How Much Screen Time Is Too Much for Kids?

How Much Screen Time Is Too Much for Kids?

Media is practically unavoidable. But there are ways parents can curb kids' tech use.

From classroom computers to bedroom televisions to the smartphones that seem stuck to their hands, screens have invaded every part of kids' lives. And excessive time spent staring can be bad for their development, no matter their age.

“Too much screen time can lead to more behavioral problems, attention problems, a sedentary lifestyle, weight gain and childhood obesity,” says Elliot Freed, DO, a family medicine doctor from LewisGale Hospital Montgomery in Pembroke, Virginia. For older kids, untold hours spent glued to a display is connected to mental health issues, as well.

Excessive screen time on electronic devices is associated with increased sedentary behavior and may interfere with kids’ sleep and eating habits—setting them on the path toward obesity, according to a scientific statement released in August 2018 by the American Heart Association (AHA). The AHA estimates that children age 8 to 18 spend a startling 7 hours or more in front of screens each day. 

Screen time among even younger children has also surged over the past two decades. Between 1997 and 2014, daily screen time more than doubled among those younger than 2 years, according to a study published in JAMA Pediatrics in February 2019. In 1997, daily screen time for toddlers averaged around 1.32 hours and included TV and video viewing, video games and time spent on home computers. By 2014, however, young children were spending an average of three hours per day in front of screens as more devices—including smartphones, tablets and e-readers—became available.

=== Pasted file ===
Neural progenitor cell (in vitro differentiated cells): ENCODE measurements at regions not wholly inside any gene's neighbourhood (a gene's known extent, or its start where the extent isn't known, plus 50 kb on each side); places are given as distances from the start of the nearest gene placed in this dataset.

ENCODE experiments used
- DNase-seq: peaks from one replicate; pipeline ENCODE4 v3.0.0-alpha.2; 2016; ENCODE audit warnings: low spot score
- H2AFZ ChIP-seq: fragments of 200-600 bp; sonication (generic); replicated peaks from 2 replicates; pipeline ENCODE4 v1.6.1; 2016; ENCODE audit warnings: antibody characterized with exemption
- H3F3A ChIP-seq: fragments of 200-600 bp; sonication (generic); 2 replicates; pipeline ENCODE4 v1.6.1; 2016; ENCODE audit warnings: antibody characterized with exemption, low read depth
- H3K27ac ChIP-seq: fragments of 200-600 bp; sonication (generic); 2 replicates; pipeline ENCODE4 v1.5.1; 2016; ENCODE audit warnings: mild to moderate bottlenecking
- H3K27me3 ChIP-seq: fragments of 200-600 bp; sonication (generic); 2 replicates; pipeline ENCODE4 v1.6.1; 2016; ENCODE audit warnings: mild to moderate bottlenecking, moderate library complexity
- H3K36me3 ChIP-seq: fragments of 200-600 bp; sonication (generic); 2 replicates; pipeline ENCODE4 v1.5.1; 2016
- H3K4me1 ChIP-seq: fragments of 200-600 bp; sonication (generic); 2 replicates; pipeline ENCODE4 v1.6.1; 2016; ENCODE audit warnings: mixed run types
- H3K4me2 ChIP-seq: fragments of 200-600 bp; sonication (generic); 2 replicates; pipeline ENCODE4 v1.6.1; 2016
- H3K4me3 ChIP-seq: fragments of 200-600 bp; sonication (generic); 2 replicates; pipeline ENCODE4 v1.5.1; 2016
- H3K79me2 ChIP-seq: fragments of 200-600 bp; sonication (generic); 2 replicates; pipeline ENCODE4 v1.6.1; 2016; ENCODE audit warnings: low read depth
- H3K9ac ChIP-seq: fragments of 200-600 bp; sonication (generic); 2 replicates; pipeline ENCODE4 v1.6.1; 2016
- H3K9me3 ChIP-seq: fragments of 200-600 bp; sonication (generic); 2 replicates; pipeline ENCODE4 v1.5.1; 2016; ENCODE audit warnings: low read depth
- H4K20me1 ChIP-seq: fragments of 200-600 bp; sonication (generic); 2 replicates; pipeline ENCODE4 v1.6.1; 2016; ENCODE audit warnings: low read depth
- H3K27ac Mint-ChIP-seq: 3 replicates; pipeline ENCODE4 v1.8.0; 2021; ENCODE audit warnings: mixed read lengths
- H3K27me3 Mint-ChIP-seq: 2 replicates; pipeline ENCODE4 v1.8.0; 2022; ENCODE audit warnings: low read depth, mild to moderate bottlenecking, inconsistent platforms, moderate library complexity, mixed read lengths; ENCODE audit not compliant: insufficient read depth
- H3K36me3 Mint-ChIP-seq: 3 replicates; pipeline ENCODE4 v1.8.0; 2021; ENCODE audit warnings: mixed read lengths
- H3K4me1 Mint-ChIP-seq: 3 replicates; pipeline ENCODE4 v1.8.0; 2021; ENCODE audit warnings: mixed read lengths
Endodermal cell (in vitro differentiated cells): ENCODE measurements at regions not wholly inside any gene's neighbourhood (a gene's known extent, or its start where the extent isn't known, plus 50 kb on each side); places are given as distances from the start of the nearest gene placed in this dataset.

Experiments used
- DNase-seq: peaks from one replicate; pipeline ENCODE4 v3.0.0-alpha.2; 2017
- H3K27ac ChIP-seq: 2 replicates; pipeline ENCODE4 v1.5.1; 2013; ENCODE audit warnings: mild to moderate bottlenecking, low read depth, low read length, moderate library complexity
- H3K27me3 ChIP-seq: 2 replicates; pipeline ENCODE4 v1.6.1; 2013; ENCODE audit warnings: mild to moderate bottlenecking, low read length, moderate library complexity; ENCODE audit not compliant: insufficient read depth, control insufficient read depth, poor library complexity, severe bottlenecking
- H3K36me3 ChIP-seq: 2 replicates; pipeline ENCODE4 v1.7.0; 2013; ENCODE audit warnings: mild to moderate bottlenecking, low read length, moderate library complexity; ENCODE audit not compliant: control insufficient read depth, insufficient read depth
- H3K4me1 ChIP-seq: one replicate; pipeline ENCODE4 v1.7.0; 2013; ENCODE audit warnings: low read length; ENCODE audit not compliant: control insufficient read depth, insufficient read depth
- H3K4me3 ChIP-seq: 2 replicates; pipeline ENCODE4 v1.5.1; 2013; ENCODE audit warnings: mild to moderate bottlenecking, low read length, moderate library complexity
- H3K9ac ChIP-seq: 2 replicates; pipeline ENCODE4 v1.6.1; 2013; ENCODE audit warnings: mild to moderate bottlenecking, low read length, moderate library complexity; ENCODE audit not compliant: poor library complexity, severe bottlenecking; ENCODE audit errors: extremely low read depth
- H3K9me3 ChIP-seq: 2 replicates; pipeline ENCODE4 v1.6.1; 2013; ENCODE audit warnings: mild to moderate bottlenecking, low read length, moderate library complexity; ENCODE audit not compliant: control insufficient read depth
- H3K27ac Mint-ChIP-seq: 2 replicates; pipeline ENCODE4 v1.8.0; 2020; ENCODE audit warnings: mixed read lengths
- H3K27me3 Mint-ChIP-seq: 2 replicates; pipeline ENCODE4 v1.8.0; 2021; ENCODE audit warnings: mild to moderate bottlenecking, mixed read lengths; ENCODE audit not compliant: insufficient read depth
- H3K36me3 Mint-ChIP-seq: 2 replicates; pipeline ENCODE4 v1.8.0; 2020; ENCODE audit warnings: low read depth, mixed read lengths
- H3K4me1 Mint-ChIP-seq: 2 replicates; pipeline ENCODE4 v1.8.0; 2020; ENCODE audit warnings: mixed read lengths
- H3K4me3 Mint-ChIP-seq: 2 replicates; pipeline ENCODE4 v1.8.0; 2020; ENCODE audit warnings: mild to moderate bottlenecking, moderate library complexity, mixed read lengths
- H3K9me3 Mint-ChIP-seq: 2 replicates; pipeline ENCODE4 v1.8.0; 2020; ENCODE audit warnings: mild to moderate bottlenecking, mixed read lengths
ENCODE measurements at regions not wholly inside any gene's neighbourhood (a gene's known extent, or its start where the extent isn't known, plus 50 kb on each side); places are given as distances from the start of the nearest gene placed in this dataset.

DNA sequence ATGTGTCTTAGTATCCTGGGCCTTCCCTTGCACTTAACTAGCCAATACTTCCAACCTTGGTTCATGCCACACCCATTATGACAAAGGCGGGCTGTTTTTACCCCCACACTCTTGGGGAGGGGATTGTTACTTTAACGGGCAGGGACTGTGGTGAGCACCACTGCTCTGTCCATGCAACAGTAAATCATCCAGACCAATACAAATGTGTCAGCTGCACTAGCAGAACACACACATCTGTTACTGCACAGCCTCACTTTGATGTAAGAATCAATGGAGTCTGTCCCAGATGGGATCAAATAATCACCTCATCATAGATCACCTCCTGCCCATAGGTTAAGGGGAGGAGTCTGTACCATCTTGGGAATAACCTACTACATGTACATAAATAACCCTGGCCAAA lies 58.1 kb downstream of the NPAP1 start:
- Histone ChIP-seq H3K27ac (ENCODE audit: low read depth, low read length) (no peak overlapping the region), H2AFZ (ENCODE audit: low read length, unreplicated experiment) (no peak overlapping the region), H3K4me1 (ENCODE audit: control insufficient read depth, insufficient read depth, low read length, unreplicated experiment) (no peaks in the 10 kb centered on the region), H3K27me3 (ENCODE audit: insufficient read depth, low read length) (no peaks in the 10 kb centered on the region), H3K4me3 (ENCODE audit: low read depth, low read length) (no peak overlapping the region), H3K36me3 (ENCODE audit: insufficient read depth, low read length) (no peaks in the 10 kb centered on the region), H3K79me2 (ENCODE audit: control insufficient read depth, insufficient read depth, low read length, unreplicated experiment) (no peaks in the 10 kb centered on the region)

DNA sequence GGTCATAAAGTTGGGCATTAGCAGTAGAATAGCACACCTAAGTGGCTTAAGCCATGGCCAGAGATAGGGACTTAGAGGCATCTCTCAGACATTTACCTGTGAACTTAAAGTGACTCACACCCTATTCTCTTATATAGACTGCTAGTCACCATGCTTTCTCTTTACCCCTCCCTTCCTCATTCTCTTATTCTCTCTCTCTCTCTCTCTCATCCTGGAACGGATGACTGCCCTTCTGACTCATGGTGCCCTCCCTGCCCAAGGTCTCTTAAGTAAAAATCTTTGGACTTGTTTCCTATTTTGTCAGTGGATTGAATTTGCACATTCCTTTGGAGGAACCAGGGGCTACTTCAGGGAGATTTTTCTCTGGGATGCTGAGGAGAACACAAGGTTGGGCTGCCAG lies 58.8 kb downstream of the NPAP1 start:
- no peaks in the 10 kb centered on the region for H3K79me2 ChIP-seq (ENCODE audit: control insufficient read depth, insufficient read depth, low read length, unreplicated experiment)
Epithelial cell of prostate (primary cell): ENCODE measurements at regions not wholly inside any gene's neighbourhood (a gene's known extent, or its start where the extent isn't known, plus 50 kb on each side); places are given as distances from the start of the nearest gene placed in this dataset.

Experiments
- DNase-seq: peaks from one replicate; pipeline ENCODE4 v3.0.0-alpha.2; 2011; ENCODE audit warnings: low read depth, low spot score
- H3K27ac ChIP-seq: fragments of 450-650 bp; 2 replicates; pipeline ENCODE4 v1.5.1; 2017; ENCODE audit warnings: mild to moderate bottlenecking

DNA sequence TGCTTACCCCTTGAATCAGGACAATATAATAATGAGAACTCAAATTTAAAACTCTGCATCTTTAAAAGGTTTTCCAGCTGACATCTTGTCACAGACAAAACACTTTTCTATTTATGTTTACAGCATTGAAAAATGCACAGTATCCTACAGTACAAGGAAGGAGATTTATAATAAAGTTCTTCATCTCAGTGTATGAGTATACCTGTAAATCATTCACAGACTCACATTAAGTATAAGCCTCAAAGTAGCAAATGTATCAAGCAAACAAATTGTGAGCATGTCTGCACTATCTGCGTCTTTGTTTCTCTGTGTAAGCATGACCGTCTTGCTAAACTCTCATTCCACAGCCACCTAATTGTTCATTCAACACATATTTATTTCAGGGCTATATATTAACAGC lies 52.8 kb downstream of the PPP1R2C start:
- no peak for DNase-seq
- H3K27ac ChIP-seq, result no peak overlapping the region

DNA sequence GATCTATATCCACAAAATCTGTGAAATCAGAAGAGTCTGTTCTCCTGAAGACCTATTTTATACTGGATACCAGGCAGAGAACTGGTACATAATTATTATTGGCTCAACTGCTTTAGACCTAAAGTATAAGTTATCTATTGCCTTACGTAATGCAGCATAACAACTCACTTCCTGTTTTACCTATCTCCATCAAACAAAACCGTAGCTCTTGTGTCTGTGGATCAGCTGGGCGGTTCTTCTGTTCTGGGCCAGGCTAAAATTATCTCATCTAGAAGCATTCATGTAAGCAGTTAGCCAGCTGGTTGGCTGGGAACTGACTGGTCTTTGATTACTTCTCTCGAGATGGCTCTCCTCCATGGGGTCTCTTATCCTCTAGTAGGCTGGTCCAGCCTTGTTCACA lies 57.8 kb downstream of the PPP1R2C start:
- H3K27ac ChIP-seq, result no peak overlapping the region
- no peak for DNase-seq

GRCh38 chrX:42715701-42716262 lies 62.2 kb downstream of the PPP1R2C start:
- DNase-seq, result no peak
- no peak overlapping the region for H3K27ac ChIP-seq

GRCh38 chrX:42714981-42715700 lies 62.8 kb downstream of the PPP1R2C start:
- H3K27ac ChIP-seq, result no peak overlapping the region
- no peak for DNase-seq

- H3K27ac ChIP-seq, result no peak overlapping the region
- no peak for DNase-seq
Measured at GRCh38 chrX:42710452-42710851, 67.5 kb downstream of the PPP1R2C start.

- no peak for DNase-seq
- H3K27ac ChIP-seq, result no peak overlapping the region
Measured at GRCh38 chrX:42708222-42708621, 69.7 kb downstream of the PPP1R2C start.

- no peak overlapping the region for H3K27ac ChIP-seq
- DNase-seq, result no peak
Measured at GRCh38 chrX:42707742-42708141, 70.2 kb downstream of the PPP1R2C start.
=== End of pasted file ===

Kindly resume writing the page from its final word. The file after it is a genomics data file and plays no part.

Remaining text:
Many experts are also concerned about the effects of devices on kids’ brain development. In fact, higher levels of unsupervised screen time (more than one hour per day) was associated with decreased growth of white matter in the brain, according to a study published in JAMA Pediatrics in November 2019 that looked at 3- to 5-year-old children. White matter plays a crucial role in language, literacy and cognitive abilities.

So, in a world where screens are inescapable—and often a necessary part of day-to-day life—how can parents and guardians find a happy medium? How can they balance the reasonable, potentially beneficial use of devices in a school setting with recreational use like social media and TV?

Here are some guidelines, plus tips on how to effectively manage your child’s screen time use.

Screen time for younger children
Experts believe screens don't have many benefits for babies and toddlers. For one thing, interaction with real-live people and objects is crucial to the development of this age group. Excessive screen exposure may detract from that and even cause delays, as well as sleep interruptions. What's more, babies simply don't understand what's happening onscreen.